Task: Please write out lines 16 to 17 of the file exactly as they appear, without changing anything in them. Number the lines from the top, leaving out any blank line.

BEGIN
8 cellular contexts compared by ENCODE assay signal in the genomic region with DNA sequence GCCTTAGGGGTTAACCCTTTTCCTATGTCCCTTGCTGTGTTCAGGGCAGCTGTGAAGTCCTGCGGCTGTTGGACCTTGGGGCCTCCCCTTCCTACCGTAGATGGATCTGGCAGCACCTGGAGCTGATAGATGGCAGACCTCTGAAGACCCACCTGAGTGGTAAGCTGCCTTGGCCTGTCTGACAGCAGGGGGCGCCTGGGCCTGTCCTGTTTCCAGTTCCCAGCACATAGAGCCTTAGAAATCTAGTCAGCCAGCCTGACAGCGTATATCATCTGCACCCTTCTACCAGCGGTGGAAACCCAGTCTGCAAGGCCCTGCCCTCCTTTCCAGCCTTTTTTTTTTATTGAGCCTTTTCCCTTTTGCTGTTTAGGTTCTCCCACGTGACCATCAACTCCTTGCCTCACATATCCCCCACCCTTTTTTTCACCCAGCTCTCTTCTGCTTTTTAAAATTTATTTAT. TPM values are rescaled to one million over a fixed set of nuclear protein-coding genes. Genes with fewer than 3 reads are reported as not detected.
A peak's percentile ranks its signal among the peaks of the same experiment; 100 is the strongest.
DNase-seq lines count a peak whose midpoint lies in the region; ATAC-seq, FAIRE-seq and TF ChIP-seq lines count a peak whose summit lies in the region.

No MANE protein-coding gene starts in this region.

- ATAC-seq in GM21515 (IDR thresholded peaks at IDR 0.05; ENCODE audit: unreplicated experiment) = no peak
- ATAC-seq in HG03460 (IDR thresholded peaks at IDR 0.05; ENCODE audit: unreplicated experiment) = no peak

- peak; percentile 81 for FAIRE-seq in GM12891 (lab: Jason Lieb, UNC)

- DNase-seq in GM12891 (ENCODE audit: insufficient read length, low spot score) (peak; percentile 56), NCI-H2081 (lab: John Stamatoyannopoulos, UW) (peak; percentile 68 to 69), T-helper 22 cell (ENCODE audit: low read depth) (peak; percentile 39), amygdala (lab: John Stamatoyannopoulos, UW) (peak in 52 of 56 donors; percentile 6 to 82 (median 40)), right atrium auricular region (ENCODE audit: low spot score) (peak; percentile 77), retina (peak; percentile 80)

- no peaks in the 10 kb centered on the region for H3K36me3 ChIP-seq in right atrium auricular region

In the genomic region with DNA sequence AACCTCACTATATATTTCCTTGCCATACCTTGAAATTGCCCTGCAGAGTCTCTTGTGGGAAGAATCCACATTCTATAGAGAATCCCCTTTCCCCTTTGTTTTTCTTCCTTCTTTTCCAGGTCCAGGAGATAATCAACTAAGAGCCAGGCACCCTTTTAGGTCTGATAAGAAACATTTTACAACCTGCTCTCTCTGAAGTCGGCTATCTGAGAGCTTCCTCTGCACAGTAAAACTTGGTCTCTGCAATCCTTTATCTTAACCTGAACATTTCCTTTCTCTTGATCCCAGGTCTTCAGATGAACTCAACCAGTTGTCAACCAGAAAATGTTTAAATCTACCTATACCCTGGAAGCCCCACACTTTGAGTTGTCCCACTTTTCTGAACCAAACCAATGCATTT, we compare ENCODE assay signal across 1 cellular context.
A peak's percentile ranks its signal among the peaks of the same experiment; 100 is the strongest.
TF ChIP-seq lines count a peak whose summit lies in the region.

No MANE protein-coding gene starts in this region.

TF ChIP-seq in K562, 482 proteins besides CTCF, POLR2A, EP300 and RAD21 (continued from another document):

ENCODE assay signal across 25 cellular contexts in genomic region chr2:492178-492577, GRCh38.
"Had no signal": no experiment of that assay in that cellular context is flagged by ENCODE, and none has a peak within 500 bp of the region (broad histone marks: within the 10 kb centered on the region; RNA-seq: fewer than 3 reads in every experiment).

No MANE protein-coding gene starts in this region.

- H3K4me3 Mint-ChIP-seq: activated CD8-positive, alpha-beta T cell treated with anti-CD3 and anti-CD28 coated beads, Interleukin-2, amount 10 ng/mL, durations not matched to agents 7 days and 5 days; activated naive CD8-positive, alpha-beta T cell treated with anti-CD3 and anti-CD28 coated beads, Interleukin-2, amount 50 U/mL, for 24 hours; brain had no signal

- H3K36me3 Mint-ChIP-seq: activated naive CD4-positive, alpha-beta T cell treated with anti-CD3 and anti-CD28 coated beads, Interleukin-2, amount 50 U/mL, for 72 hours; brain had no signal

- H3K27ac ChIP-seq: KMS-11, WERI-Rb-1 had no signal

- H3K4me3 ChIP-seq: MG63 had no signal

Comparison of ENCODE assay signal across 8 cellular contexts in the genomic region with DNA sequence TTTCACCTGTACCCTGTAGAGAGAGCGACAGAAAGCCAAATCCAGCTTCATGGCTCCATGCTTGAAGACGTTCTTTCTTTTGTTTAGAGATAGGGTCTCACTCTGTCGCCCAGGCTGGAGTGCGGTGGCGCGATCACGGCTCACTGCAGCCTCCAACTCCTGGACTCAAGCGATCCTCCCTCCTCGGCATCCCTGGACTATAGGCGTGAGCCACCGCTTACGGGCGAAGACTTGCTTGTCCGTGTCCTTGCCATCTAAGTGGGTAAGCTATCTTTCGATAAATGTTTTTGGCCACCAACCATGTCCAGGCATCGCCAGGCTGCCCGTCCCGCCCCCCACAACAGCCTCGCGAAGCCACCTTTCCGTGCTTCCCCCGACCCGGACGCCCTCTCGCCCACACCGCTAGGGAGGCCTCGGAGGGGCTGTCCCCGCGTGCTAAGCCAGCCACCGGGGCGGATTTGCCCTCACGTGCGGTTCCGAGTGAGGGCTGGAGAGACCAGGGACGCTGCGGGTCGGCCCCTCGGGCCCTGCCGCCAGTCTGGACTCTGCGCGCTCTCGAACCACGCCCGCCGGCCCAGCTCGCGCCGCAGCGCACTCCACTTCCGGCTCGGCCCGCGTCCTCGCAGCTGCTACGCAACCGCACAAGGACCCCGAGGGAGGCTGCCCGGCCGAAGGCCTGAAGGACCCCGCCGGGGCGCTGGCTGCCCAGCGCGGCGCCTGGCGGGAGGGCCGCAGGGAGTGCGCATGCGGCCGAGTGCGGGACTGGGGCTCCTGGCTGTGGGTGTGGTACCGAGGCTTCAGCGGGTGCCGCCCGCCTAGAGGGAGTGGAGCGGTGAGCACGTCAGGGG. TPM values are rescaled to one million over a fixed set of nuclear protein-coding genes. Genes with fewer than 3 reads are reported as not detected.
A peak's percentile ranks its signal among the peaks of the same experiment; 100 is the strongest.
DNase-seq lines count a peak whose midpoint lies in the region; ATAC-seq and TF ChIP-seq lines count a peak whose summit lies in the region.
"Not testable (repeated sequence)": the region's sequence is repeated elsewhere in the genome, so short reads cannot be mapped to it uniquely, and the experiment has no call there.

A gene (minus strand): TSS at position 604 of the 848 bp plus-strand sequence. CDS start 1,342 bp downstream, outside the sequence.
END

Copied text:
"Had no signal": no experiment of that assay in that cellular context is flagged by ENCODE, and none has a peak within 500 bp of the region (broad histone marks: within the 10 kb centered on the region; RNA-seq: fewer than 3 reads in every experiment).

No MANE protein-coding gene starts in this region.